It is difficult to imagine how this kind of support could be forthcoming in large, established organizations, with their power hierarchies and “herding dynamics”, dedicated to the maximization of shareholder value. Indeed the contexts required are so antithetical to those present in many large organizations that it’s not surprising that they outsource these activities to outfits like IDEO and Jump Associates. In their view at least it keeps the “crazies” in the asylum.
We need to revisit the conceptual foundations of the corporation For several years now I have been working on a fusion of management concepts with those from ecology, breaking from the bondage of neoclassical economics. Ecology or “ecologics”, as I prefer to call it, is the field of “both/and”, rather than “either/or”. It combines exchange and reciprocity, competition and cooperation, hierarchies and networks, economy and community, art and science, possibility and probability. Name just about any management paradox or apparent contradiction and you can find an ecosystem that embraces both poles successfully. The objective of such organizations is sustainability, not maximization, and they operate in a world of constant change that never approaches equilibrium. They are naturally ambidextrous.
An ecological perspective accepts our human nature as it is; an ancient selfishness, overlaid with a thick layer of cooperation and finished with a thin, shiny veneer of reason. We are rational, but it is a deep, ecological rationality, not the rationality of Star Trek’s Mr. Spock, favored by neoclassical economics. We can “think” in as many ways as we experience the world and have a huge capacity to express one kind of experience in terms of another. This is the associative capacity that allows us to mash together ideas from different domains to create novel integrations – “beautiful thirds”. All we need to do is to build structures and processes that supply the contexts and the dynamics to support it. Firms like 3M show that it can be done, but it became that way of necessity early in its life. It’s much harder to start in well-established organizations and even more difficult to sustain when the efforts pay off and the organization achieves success and power.”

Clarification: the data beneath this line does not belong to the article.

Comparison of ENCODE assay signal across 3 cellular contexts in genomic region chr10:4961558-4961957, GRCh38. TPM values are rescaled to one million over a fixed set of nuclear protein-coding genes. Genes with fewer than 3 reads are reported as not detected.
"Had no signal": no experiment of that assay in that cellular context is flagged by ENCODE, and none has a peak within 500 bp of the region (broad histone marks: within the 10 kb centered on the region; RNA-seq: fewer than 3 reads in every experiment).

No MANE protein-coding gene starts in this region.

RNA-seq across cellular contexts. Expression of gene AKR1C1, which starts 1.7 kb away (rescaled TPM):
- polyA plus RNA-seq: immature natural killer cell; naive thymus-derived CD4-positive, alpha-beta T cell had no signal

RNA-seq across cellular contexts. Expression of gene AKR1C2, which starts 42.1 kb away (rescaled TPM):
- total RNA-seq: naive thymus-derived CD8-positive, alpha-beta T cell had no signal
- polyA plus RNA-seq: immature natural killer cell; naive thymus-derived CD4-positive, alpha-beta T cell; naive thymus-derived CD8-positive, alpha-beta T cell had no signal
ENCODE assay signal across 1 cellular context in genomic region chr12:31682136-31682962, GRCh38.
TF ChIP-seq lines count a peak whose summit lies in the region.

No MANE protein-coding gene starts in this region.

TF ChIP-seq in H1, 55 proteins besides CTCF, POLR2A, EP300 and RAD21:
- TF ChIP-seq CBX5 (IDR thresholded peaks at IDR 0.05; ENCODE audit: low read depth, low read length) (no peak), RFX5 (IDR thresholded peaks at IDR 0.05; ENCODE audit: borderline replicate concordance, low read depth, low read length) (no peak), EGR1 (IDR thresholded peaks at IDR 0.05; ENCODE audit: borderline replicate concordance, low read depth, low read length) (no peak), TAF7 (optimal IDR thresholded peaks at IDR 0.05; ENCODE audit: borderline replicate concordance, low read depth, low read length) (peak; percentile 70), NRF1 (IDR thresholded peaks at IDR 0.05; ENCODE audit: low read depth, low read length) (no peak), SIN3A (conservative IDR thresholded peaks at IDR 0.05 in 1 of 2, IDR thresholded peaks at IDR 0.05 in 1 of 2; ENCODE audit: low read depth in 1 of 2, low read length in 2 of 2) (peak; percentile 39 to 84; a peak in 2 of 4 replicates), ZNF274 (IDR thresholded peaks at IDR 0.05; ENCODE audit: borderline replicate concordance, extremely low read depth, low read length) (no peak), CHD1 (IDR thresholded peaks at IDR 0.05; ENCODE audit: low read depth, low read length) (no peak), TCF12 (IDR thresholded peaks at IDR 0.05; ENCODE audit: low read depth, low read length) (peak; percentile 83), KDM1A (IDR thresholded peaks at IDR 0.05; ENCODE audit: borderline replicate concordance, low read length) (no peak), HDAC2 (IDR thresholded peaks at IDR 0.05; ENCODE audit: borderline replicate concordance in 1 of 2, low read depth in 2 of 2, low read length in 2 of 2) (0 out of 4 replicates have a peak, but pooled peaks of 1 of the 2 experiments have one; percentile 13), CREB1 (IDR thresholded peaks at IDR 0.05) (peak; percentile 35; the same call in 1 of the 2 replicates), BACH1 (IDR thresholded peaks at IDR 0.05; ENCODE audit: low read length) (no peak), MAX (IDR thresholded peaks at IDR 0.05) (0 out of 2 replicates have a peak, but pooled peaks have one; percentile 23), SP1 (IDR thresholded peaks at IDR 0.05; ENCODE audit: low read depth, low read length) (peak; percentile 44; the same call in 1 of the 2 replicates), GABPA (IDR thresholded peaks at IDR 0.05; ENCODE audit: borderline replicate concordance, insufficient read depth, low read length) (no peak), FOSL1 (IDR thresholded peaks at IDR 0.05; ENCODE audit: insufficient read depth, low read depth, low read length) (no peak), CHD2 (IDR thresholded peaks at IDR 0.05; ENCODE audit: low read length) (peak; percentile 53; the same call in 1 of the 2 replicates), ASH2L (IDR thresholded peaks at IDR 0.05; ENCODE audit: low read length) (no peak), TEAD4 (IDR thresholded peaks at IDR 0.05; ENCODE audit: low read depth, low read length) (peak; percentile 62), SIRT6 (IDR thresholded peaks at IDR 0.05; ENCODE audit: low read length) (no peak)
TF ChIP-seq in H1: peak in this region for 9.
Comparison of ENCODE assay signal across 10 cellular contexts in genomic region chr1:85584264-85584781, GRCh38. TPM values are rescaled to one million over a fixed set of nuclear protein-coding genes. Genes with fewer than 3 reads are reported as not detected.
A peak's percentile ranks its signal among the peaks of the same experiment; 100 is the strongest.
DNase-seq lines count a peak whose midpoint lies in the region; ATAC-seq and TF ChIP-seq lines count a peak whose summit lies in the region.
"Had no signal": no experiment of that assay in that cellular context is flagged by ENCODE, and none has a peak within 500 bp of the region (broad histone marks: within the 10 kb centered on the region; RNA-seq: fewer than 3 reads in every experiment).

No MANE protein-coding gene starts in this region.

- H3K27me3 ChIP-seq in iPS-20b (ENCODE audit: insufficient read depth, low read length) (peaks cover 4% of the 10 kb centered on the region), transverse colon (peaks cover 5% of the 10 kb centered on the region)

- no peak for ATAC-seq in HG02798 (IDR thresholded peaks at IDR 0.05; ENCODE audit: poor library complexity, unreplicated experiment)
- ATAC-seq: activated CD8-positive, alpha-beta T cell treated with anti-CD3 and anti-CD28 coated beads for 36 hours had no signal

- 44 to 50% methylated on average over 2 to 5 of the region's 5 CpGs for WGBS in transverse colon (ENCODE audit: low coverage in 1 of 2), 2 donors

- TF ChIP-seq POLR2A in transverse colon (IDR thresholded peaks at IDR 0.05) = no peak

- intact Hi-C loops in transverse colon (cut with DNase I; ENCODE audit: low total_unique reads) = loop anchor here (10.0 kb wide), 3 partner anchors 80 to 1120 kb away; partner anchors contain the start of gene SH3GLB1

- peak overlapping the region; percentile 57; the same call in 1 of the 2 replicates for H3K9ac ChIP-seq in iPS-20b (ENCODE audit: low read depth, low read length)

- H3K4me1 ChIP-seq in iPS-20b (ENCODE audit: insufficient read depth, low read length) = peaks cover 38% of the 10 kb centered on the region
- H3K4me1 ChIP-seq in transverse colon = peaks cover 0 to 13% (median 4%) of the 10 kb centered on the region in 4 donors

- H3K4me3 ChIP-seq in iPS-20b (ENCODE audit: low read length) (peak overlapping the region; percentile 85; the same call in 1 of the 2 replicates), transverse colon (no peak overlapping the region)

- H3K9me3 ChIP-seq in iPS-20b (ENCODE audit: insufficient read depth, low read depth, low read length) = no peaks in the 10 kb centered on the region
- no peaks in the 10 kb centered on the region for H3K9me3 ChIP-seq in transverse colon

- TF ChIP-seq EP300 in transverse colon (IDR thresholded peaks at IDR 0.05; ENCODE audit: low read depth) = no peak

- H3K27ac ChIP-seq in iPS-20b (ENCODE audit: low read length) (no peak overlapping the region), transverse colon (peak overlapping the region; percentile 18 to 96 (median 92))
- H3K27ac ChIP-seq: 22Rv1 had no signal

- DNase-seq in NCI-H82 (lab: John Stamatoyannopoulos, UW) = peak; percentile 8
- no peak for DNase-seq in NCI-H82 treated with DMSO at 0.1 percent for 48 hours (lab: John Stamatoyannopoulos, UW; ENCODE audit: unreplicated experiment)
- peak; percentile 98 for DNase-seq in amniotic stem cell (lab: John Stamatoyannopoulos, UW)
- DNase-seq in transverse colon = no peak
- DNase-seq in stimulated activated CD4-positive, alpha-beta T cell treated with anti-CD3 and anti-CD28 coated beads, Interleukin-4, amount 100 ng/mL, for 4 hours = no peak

Alfred North Whitehead once wrote that “The justification for a university is that it preserves the connection between knowledge and the zest for life…imagination is not to be divorced from the facts, it is a way of illuminating the facts…The task of the university is to weld together imagination and experience.” Amen to that.
image credit: discovery.com
David K. Hurst is a speaker, writer and educator on management. His forthcoming book is The New Ecology of Leadership: Business Mastery in a Chaotic World (Columbia University Press). Visit him at www.davidkhurst.com.